Long Tail economics, as made possible by the incredibly cheap distribution powered by the internet, has had a huge cultural impact on music, the medium that currently takes the most advantage of its structure. It has fueled, I believe, the indie boom; and is challenging the hit-making model. The diversity of music widely available on iTunes or Amazon.com or any other retailer is astonishing - it's so much more impressive than the well-stocked Amoeba records I used to frequent as a music-loving teenager.
So, when can we apply this to games? I've been thinking about this for a while, and recently David Edery wrote a post about it, detailing some challenges we still need to overcome in order to transform Xbox Live Marketplace into a place for smaller or older games to live healthily.
On the same day, Harvey Smith wrote me to point out that Deus Ex just came out on Steam. That's the Long Tail at work.
But will it work for games the way it will for films and music? I think there is at least one other problem than those that David wrote about.
Consumers cannot move backwards in graphics technology.
Pick up Deux Ex today and see what I mean. We've been next-gen spoiled. I love the game, but it can't help looking awkward and primitive next to current releases. This may be overcomable: black and white films may have looked "primitive" when the transition to color was happening; but now filmmakers use it for effect, and film buffs appreciate the black and white medium for its own merits, its own beauty. Music doesn't have this problem either - those recordings made forty years ago still sound good, and in fact modern bands are playing around with recreating that garage style, that recorded-with-a-mic-in-a-coffee-can sound. Will games go retro like this too?
There are some games that don't age: Wind Waker is a stunning example of this. Because of its cel-shaded art and stylized animation, it looks just a fresh as it did when it was released. This problem is a version of the uncanny valley - the more "realistic" a game tries to look, the less successful it becomes as a representation of reality as graphics technology overtakes itself.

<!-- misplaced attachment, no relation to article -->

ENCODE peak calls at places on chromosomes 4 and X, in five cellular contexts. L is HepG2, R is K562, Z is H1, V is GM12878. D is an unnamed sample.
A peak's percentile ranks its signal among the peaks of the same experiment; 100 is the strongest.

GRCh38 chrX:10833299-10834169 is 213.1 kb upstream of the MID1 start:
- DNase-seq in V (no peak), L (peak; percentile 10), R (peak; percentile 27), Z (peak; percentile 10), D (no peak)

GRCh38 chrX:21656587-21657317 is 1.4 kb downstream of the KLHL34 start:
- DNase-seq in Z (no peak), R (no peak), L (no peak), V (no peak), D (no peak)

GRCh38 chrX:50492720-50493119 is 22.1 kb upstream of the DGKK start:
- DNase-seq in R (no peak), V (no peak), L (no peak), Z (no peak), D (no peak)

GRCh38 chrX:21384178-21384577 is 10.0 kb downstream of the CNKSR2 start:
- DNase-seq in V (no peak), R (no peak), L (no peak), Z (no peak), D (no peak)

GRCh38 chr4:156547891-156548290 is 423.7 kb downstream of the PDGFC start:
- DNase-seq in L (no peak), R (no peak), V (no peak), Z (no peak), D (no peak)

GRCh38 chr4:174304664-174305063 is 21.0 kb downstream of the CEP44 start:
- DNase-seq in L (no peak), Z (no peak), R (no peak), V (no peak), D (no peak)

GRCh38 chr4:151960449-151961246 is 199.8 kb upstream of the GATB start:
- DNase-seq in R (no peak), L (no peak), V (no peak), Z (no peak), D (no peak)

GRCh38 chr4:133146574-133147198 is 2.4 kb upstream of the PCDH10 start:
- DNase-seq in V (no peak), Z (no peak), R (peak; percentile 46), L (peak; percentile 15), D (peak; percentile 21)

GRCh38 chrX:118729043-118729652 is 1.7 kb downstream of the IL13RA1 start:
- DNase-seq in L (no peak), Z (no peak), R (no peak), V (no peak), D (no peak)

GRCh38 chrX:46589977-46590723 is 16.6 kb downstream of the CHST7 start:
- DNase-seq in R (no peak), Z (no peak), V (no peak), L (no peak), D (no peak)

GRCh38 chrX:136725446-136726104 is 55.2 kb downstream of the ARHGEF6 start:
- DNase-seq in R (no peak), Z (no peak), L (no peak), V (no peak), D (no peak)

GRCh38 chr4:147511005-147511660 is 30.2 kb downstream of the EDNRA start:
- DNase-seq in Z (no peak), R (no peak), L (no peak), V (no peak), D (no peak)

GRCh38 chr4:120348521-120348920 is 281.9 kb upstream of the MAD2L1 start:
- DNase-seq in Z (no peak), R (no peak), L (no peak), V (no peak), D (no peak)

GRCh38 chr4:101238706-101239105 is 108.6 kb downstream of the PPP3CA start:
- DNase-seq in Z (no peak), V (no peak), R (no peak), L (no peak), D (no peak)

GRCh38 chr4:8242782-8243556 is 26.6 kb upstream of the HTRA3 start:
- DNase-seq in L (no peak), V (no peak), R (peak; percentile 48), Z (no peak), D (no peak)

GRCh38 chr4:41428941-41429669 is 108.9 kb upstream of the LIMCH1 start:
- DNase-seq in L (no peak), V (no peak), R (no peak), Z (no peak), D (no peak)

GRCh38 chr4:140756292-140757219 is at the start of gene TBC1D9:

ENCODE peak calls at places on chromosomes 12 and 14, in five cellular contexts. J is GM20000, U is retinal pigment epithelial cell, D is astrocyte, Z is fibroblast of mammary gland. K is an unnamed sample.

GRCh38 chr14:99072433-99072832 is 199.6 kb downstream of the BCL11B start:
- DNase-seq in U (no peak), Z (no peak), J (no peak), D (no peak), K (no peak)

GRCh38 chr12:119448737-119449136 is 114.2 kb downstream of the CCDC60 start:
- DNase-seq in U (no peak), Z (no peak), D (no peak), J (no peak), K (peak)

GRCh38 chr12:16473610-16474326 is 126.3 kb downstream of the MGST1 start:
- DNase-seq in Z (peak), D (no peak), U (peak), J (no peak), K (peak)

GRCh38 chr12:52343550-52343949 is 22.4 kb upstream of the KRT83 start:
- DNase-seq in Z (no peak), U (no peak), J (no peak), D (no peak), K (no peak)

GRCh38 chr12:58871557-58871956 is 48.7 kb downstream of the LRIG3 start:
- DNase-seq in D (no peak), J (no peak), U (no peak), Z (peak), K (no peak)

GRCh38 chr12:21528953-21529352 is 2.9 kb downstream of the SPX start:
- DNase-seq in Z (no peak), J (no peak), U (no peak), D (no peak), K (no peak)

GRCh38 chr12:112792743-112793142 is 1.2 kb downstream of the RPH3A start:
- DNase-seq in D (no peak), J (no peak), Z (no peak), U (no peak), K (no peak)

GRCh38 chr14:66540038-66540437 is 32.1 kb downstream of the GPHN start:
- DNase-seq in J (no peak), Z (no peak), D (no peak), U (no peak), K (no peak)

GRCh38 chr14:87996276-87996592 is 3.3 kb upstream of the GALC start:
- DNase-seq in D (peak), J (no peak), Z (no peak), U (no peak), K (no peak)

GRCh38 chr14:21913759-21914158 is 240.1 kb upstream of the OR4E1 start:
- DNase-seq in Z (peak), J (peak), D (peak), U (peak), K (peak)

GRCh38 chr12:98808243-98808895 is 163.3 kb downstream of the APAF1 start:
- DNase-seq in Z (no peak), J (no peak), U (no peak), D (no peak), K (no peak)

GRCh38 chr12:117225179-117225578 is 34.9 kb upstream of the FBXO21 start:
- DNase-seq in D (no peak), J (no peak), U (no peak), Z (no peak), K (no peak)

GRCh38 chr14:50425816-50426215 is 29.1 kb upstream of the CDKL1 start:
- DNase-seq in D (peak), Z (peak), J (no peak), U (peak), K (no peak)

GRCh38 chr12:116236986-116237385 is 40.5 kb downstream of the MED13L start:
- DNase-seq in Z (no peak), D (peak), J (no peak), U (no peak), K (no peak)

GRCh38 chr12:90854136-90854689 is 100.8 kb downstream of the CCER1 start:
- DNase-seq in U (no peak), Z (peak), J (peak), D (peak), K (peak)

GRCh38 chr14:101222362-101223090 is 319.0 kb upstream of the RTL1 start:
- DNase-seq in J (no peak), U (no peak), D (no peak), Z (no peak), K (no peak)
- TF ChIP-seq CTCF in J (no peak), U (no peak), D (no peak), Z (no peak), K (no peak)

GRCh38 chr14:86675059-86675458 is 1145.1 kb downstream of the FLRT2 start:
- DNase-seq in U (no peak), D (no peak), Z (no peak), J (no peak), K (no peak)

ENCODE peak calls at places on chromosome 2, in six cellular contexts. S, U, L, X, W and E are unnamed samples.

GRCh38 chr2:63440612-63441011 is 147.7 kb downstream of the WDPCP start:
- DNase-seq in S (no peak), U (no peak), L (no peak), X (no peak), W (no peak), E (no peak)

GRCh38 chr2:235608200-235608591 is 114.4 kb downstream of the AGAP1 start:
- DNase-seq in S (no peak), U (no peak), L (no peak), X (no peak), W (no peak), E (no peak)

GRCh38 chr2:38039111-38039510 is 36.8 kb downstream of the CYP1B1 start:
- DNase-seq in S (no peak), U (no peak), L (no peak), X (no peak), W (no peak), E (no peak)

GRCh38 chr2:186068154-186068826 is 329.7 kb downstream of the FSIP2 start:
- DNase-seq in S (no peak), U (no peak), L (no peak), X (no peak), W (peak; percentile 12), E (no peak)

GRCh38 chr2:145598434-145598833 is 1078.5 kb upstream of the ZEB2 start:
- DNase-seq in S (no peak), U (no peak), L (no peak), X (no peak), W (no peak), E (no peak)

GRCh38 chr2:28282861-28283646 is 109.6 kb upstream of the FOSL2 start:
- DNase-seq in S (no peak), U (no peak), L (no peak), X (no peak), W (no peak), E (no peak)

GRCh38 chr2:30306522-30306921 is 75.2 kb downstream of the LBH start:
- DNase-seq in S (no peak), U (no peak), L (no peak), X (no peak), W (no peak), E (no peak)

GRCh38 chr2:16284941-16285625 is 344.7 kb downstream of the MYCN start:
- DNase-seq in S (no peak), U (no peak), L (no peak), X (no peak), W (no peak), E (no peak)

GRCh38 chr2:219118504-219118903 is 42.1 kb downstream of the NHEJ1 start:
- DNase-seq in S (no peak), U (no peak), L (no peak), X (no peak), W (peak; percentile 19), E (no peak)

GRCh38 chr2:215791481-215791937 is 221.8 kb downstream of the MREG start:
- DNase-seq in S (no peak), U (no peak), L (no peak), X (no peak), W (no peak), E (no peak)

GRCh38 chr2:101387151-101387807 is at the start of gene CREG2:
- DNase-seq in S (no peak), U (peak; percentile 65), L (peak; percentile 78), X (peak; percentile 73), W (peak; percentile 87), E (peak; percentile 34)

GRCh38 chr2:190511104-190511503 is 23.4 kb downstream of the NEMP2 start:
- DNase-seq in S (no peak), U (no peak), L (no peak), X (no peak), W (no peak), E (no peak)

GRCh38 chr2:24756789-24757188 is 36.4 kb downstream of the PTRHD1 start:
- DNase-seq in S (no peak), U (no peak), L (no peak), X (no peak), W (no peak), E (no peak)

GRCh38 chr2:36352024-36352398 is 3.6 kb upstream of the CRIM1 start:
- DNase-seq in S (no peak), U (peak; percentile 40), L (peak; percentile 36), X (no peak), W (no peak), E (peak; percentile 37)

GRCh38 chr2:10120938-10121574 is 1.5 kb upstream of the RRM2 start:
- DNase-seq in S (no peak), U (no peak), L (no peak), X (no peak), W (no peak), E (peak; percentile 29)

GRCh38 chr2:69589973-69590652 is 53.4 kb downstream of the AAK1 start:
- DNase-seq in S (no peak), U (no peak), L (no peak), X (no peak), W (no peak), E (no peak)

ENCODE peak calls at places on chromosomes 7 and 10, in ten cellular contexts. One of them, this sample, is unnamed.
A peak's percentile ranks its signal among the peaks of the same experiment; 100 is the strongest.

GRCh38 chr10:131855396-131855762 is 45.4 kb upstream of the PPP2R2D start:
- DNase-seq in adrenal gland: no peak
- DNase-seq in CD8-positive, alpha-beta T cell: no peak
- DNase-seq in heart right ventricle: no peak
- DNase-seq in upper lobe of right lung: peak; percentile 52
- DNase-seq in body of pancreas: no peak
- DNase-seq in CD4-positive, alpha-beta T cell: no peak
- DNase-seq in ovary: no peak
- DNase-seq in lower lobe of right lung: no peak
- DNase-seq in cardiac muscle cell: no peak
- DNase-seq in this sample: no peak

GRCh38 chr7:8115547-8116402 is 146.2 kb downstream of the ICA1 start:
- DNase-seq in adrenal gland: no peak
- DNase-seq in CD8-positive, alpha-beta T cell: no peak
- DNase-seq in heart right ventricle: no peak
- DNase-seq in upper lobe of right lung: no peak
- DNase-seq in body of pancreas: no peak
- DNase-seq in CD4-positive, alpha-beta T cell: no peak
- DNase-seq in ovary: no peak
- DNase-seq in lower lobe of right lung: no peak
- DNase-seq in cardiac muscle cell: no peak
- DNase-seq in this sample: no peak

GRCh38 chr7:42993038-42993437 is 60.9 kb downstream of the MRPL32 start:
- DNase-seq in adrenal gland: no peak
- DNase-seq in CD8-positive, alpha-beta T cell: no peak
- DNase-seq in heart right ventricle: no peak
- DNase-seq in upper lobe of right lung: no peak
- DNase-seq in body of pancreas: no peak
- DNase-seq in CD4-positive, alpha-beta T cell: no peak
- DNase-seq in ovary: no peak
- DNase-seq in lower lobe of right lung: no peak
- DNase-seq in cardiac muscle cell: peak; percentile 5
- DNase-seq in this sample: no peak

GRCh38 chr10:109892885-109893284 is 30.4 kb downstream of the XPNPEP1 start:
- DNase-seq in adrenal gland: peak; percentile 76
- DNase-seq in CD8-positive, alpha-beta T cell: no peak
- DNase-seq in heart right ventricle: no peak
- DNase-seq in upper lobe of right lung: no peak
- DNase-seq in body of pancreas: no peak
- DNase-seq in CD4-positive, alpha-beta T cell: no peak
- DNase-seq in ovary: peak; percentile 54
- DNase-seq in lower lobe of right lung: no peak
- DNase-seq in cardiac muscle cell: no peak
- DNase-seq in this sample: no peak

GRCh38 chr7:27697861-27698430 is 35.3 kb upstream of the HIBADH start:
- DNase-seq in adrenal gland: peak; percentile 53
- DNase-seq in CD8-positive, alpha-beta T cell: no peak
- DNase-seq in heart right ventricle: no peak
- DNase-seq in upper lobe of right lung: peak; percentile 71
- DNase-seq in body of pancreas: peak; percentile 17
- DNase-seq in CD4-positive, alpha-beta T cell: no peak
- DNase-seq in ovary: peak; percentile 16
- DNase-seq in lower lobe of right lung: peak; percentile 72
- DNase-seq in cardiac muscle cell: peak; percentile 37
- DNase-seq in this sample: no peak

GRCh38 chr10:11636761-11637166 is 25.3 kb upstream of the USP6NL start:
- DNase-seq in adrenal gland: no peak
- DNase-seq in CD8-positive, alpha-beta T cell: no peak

I have other questions about the long tail as it applies to games, too. Do game companies care enough about it to release their back catalogues? In other words, are they being paid enough to do that? Services like GameTap are of course doing a superb job of collecting and releasing a wide collection of games. I don't know what sorts of deals they are doing - for the companies, if GameTap pays anything, it's pretty much free money, so that's wonderful.
On the other hand, imagine in five years after the next console cycle that you want to play Guitar Hero II because you love Sweet Child of Mine (a very realistic scenario for me). You'd better hope the next console is backwards-compatible, because otherwise how will you manage to connect a unique peripheral to your GameTap service? Either that or you hope that Activision will have the prescience to release all the past Guitar Hero songs online so you can download and play the entire catalogue from your Xbox next-next-gen. I'm not sure Activision would do that, though I would gladly pay a couple dollars to have Sweet Child of Mine in my repertoire.
Of course, there is the whole realm of games that are smaller, more casual, and therefore much less subject to the vagaries of graphics technology or peripheral availability or outdated AI or anything like that. M.U.L.E. remains, to this day, a fun and challenging game. So does chess. Are those the games that will eventually take over the market as budgets become increasingly strained? Will the prevalence of long tail economics create an environment that kills off the big-budget dinosaurs allowing the little adaptable games to flourish in their niches?
Are the fittest games for the next era the casual and indie games?